Allison, a 6-foot-2, 205-pound winger out of Western Michigan, will bring a craftiness around the net and powerful shot to AHL affiliate Lehigh Valley.

“We are very happy to have Wade under contract,” Flyers assistant general manager Brent Flahr said in a statement released by the team. “He possesses a great package of size, speed and skill, and we strongly believe he’ll be an NHL power forward moving forward.”

The second-round selection has battled injuries during his time with the Broncos, including a torn ACL his sophomore year. That season, Allison was on a torrid pace with 15 goals and 15 assists in 22 games before suffering the injury. As a senior in 2019-20, Allison put up 23 points (10 goals, 13 assists) and a plus-11 mark in 26 games.

Allison will turn 23 years old in October and his experience could help him climb quickly. Health will be vital, as well. There's a lot to like, though, with Allison's overall ability.

In the last 18 days, the Flyers have signed prospects Allison, Laczynski and Wyatte Wylie to entry-level deals.

Another college player to keep an eye on is Wyatt Kalynuk, who is coming off his junior season at Wisconsin. The defenseman can return to Madison for his senior year or turn pro in 2020-21 as his rights don't expire until the summer of 2021.

Meanwhile, the rights to prospects Linus Hogberg and David Bernhardt, two Swedish blueliners in the Flyers' system, expire June 1.



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Flyers' Game 6 win over Oilers at the Spectrum was The Best Game I Ever Saw Live

Flyers' Game 6 win over Oilers at the Spectrum was The Best Game I Ever Saw Live

Seventeen thousand, two hundred and twenty-two.

In 1987, that was the capacity for a hockey game at the Spectrum (WFC today: 19,537). I would suggest that on May 28, 1987, that number was elevated like a Brian Propp slap shot — because the Flyers hosted the Edmonton Oilers in Game 6 of the Stanley Cup Final. It would be the last Flyers home game of season. It was the ticket of the spring season in Philadelphia. Sixers games, concerts, Phillies games — nothing came close to the anticipation, the electricity surrounding this game.

Why? 

The orange and black were supposed to get swept by an Oilers team that featured seven future NHL Hall of Famers starting with Wayne Gretzky, Mark Messier and Grant Fuhr.

But the Flyers had some great players of their own — Propp, Rick Tocchet, Ron Hextall. Trailing 3-2 in the series, they returned to the Spectrum hoping to force a Game 7.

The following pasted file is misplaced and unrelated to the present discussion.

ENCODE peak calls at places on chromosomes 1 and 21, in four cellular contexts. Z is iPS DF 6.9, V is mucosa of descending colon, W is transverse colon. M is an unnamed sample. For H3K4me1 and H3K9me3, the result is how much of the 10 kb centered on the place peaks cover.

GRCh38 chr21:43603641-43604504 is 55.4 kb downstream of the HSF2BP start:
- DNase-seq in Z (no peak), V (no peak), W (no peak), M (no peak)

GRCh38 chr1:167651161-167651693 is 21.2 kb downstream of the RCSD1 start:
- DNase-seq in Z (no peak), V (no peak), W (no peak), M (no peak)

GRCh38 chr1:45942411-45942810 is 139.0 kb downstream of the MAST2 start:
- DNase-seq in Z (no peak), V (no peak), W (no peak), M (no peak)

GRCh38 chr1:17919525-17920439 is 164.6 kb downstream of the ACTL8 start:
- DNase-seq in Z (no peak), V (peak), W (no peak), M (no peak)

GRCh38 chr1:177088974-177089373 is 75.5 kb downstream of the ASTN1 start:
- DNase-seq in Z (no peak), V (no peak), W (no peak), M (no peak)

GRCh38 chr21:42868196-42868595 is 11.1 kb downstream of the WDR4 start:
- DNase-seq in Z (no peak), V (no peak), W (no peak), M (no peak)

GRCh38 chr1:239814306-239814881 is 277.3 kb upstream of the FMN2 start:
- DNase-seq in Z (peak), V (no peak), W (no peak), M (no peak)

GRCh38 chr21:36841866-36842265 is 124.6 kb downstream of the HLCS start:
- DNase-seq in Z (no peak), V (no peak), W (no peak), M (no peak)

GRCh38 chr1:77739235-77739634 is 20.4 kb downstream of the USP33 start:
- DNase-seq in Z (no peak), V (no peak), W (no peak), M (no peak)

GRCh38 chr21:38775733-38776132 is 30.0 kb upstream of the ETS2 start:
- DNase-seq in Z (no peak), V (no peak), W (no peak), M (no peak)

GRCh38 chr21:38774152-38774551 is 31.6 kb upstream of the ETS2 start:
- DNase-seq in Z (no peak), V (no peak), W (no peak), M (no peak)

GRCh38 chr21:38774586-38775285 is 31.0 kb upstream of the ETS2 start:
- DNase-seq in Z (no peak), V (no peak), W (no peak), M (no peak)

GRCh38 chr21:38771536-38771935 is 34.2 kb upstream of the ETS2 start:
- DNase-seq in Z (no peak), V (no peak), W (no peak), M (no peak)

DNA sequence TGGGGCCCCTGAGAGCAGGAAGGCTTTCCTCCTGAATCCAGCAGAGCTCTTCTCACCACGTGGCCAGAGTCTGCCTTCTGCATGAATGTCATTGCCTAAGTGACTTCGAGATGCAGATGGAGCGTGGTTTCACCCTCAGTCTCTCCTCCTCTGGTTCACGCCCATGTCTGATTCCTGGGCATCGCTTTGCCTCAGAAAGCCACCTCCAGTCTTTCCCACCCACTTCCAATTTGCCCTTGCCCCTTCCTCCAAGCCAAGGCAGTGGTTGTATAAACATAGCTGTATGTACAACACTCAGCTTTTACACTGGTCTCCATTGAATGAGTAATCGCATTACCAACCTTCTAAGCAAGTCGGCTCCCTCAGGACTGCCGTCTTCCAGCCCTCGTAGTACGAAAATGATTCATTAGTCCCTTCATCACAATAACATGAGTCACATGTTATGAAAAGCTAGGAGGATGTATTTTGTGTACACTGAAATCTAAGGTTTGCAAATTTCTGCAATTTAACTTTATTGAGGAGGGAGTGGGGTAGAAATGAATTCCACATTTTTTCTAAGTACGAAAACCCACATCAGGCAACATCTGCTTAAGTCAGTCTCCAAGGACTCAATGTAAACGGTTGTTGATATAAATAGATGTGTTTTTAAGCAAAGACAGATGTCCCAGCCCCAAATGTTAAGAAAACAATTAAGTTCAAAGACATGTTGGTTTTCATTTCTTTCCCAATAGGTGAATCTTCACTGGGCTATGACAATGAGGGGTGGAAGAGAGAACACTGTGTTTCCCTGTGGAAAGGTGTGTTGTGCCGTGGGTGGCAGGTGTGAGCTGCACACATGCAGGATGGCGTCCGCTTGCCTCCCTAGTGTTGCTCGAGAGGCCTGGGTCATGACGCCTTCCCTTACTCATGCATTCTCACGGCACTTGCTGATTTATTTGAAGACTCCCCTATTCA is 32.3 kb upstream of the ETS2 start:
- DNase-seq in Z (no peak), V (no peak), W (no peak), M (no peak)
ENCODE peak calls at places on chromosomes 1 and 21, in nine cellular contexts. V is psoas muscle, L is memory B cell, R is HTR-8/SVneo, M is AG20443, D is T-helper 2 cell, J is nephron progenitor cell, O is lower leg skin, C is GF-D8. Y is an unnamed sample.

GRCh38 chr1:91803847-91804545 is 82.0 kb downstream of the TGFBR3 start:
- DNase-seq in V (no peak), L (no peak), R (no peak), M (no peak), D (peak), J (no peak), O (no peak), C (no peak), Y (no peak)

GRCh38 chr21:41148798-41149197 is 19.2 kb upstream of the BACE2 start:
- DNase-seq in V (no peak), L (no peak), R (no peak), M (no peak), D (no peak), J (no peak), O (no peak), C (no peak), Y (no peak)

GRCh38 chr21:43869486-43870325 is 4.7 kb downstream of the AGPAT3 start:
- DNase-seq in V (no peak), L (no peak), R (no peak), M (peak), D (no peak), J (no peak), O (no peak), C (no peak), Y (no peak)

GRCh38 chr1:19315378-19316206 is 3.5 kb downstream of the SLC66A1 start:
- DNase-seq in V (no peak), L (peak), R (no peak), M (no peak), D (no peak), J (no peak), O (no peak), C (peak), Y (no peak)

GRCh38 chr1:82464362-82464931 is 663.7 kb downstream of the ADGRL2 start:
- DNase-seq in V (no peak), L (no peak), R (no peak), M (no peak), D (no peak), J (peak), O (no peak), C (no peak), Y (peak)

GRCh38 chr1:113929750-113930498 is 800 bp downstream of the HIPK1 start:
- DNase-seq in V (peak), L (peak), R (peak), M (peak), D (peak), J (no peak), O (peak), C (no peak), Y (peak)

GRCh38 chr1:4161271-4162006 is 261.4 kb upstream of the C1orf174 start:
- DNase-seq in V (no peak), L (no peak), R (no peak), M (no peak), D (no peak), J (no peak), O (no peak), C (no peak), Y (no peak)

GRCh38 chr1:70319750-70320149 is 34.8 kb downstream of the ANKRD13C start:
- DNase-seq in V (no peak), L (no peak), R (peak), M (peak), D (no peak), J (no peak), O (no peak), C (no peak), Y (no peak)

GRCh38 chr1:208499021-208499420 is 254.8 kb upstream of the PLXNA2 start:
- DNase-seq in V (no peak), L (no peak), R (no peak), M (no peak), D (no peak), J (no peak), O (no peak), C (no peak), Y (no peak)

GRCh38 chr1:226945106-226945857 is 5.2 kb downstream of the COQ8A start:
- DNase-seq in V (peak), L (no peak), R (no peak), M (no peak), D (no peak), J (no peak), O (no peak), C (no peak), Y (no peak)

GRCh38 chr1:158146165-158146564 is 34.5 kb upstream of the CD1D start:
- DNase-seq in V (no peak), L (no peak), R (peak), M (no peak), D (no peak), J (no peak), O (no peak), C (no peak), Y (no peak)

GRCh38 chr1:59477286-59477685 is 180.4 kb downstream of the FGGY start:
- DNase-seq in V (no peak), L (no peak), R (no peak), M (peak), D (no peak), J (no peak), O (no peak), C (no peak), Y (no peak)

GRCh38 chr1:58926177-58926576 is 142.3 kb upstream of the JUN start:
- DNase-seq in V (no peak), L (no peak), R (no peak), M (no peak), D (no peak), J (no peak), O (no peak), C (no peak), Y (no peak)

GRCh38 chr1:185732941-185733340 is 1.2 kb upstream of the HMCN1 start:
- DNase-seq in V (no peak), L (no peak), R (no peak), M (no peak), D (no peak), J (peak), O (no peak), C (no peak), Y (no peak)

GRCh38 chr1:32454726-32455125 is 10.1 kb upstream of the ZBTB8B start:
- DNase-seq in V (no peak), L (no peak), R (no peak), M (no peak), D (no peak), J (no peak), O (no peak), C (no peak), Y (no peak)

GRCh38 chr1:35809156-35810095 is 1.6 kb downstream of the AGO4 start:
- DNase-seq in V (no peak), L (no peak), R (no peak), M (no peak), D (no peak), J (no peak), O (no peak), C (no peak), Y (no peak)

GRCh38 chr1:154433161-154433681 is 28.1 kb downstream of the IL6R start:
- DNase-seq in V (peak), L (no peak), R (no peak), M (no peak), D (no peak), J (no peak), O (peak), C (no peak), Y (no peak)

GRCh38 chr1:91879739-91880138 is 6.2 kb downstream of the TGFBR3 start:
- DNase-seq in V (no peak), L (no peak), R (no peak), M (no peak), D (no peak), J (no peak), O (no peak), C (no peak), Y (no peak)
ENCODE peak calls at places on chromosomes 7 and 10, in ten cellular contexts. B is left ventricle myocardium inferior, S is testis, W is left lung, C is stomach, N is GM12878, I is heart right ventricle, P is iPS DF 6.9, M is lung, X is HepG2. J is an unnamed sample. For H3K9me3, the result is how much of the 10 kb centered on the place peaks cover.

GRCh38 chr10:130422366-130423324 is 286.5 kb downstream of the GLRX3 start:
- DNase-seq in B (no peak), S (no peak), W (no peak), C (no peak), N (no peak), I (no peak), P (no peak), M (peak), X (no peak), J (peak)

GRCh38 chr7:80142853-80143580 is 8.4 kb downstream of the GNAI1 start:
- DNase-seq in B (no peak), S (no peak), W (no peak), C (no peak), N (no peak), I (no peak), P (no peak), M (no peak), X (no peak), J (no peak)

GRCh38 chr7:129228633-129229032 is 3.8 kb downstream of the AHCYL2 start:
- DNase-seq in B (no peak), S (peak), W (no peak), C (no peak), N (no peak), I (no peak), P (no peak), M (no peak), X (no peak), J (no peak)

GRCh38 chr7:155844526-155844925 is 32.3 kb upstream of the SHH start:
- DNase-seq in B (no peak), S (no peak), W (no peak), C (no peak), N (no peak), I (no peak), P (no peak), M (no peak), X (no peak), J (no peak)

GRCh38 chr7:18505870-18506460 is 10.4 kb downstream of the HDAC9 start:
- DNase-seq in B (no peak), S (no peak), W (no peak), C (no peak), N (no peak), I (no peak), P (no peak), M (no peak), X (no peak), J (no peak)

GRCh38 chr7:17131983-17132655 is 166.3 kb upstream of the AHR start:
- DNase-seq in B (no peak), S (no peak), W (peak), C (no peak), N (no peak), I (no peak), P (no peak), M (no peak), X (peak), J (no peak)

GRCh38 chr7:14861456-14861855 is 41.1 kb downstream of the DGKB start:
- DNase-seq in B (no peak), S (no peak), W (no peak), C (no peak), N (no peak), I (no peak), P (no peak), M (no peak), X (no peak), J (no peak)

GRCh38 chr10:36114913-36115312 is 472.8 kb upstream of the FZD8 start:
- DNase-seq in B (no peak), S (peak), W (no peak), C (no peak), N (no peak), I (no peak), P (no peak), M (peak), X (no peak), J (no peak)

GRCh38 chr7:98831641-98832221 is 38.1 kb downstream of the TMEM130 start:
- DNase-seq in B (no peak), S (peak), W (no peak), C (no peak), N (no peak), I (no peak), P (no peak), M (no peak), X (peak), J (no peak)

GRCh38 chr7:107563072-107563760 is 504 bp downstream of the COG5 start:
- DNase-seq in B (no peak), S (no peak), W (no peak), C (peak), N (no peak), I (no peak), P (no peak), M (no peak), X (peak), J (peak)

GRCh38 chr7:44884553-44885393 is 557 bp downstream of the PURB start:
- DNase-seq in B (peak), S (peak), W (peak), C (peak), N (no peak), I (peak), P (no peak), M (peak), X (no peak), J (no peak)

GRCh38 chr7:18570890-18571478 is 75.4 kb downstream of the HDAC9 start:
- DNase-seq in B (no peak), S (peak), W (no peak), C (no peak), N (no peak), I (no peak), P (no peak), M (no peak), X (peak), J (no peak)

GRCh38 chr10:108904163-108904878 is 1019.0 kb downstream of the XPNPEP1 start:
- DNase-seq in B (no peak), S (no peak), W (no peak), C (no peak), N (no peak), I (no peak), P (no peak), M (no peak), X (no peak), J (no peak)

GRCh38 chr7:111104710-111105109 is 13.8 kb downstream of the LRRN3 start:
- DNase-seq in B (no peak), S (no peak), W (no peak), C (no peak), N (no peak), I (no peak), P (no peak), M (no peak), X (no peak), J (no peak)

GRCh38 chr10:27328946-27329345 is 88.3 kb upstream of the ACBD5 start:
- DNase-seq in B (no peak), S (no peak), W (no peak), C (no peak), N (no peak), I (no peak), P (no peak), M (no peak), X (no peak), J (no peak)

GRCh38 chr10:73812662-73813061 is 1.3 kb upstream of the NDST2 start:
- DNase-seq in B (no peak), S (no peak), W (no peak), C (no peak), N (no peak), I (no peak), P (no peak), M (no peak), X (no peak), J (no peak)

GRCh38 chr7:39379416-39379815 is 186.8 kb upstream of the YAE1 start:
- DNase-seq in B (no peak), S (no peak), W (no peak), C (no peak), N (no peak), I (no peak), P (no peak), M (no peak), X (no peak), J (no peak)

I was covering the game for Channel 3 and I had close to an ice-side seat. No, I didn’t sit in the press box. The press box was overflowing because of the clamor surrounding the game. The Spectrum's press box was not that big. So, Lou Tilley (Channel 3), Joe Pellegrino (Channel 10) and I were about 10 rows from the glass, slightly left of the Flyers' bench. It was awesome. Until the Oilers scored the first two goals and the Flyers were staring at elimination.

To the third period with the Flyers trailing 2-1. With 6:56 left in the game, on the power play, Propp! The goal capped off an awesome rush that saw the puck go to Pelle Eklund in the corner and he snapped it cross ice to Propp, who was in the slot and put it past Fuhr. Tied at 2!

The reason this game was so special to me, the reason I recall it here, was not just because of the excitement on the ice. I have been blessed to attend every manner of sporting events in the world — World Series, Super Bowl, NBA Finals, Olympics, major tennis championships, track meets. I’ve never heard fans as loud as I did that Thursday night in South Philadelphia. They made the building tremble — like aftershocks from an earthquake.

If the volume was dialed to 10 for the Propp goal, it was at a 15 1:24 later. That’s when J.J. Daigneault (Dane-YO!) scooped up a weak Oilers’ clear attempt. The puck waffled to him lightly just inside the blue line. And he hammered it. One-timer. With Scott Mellanby standing at the crease screening Fuhr. The Flyers had the lead 3-2!  

You couldn’t hear yourself speak let alone think. I’m telling you, Tilley and I were right up to each other’s ears trying to hear each other. Not a word. The fans were screaming and stomping and shouting and laughing. Eventually we gave up and just took it in. The roof blew off the Spectrum in its first season in 1967. It almost came off again on this night. Pow! The sheer, unchecked joy of the 17,222 (plus a few more) in attendance that night is something I will always remember. It was the joy of possibility because the Flyers had evened up the series at three games apiece. 

Really, that’s all you can ask for is possibility. Hope. They had that going to Edmonton for Game 7. And when Murray Craven scored the game’s first goal, I thought, “We’re having a parade down Broad Street!” But ... Edmonton, on its home ice, scored the next two goals and battle as the Flyers might they couldn’t get the equalizer. The Oilers added one more inside two minutes to play and that was that. The Oilers were champs. Again.

But, I’ll always hear the echo of those two Flyers goals at the Spectrum the night the team took Game 6.